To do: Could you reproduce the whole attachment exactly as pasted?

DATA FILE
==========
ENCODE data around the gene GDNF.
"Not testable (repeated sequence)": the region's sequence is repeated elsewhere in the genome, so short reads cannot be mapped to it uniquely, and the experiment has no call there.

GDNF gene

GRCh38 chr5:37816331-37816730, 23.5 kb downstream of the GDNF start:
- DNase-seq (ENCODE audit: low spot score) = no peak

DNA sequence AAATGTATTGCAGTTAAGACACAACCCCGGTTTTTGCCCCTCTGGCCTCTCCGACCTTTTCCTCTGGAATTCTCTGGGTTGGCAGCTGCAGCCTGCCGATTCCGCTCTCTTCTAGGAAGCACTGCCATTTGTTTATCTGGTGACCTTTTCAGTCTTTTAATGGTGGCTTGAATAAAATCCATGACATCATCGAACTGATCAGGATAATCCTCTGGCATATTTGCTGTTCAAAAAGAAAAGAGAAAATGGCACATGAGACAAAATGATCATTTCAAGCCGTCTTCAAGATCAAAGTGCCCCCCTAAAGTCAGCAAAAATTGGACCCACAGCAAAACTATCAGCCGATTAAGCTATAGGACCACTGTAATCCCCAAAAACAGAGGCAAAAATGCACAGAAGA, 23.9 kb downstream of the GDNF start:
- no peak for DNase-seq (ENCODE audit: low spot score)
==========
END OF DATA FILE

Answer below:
ENCODE data around the gene GDNF.
"Not testable (repeated sequence)": the region's sequence is repeated elsewhere in the genome, so short reads cannot be mapped to it uniquely, and the experiment has no call there.

GDNF gene

GRCh38 chr5:37816331-37816730, 23.5 kb downstream of the GDNF start:
- DNase-seq (ENCODE audit: low spot score) = no peak

DNA sequence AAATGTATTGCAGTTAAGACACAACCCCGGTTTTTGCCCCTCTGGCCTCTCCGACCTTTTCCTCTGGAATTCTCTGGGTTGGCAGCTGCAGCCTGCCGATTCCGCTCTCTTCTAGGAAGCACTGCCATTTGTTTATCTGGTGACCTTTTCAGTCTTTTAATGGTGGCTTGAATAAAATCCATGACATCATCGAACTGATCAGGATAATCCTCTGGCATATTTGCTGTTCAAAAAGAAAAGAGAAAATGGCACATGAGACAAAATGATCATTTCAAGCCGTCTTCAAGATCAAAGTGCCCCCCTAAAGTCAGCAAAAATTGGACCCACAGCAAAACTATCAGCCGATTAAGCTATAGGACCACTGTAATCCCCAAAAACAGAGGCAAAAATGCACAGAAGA, 23.9 kb downstream of the GDNF start:
- no peak for DNase-seq (ENCODE audit: low spot score)